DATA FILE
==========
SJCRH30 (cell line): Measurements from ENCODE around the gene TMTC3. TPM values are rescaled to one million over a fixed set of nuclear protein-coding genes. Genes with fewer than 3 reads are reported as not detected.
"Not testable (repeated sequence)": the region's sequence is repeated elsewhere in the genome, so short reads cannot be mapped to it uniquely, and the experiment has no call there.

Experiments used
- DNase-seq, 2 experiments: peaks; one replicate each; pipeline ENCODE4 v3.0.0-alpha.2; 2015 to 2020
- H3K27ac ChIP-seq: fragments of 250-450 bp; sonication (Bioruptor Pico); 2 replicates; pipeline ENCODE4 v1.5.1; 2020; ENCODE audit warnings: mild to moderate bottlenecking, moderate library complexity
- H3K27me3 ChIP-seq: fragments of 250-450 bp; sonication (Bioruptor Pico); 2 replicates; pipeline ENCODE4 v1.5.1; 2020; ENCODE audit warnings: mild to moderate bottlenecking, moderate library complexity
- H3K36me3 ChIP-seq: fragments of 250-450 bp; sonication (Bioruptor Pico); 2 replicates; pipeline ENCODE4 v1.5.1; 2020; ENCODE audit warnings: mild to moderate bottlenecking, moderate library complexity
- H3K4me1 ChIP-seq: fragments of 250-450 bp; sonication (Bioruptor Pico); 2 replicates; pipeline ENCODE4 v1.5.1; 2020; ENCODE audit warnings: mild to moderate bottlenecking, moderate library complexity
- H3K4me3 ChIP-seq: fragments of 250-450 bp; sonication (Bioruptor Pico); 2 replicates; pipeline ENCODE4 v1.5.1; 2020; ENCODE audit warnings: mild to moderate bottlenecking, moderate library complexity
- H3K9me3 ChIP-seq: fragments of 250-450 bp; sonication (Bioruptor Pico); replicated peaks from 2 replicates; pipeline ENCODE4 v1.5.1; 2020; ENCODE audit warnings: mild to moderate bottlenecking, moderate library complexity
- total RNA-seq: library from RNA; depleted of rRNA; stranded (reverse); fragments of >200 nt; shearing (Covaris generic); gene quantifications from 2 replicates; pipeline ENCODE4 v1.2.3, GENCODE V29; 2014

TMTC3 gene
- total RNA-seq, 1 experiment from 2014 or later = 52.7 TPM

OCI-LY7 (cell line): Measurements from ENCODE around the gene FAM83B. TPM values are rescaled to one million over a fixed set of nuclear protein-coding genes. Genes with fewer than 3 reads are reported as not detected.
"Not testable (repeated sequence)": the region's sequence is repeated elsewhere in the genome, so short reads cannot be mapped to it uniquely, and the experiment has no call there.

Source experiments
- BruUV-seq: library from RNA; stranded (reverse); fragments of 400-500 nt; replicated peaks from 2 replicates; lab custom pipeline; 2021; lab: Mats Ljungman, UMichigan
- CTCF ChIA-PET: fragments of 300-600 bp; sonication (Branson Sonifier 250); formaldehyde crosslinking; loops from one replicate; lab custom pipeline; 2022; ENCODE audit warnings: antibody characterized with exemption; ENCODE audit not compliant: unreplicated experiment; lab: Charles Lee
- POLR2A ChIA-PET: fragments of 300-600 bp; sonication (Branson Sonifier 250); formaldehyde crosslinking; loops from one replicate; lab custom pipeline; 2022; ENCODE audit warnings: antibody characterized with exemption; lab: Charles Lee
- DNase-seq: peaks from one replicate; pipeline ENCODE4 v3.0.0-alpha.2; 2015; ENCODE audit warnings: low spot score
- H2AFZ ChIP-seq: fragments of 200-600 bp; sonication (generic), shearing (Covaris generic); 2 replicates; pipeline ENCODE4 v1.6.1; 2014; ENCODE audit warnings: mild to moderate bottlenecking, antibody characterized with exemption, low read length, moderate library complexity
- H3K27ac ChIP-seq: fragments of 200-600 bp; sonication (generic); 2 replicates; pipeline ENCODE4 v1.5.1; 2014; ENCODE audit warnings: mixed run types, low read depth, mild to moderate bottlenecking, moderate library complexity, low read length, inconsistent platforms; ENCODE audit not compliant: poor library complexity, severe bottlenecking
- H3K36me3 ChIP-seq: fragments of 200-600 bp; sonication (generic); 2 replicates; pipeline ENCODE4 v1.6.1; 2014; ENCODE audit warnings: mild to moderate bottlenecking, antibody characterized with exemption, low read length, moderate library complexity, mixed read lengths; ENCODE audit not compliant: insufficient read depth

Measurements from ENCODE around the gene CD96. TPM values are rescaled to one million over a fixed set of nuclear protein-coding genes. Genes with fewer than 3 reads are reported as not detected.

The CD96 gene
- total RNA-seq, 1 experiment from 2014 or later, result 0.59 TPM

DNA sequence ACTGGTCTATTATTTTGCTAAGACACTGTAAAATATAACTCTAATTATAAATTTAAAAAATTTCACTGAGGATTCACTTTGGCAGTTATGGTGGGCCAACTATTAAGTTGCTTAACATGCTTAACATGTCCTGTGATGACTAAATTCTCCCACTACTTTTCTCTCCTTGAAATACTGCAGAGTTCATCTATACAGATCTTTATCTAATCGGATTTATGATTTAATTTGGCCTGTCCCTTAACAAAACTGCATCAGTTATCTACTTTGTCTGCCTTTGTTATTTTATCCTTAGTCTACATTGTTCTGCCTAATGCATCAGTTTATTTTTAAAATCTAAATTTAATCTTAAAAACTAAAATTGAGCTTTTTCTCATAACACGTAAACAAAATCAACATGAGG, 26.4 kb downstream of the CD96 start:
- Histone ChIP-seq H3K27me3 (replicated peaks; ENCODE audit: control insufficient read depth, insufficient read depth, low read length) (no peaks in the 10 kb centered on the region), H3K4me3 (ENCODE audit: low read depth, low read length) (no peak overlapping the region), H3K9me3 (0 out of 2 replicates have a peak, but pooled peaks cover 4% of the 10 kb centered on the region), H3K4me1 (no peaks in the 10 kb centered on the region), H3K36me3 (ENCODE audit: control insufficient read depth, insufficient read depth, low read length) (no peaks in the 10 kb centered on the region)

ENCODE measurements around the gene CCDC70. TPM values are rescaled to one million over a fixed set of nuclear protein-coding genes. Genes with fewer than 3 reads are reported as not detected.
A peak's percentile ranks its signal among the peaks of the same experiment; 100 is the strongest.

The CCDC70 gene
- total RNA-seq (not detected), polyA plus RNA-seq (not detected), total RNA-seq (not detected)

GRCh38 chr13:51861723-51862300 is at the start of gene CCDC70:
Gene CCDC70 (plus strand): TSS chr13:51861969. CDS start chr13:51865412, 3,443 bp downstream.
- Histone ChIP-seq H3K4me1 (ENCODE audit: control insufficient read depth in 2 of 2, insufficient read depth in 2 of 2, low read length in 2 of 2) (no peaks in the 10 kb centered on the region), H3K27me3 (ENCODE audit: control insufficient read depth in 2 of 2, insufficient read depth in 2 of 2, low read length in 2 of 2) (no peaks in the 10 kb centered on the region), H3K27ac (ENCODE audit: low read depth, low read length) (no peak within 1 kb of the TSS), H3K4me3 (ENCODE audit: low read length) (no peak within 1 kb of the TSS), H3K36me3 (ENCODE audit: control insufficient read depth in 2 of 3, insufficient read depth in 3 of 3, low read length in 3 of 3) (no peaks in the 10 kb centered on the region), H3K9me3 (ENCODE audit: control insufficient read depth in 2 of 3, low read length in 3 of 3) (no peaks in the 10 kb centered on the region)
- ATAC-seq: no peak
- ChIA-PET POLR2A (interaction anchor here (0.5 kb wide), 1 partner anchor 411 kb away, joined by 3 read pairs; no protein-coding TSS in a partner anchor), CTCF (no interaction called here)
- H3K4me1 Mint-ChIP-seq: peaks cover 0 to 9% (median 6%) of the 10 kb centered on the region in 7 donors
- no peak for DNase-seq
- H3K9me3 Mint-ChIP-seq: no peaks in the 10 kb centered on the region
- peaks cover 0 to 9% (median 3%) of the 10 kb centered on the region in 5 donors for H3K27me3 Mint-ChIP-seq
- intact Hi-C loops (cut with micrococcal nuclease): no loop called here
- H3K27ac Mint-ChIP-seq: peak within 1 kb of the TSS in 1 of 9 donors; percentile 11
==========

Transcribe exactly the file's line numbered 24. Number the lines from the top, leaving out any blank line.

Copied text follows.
Measurements from ENCODE around the gene CD96. TPM values are rescaled to one million over a fixed set of nuclear protein-coding genes. Genes with fewer than 3 reads are reported as not detected.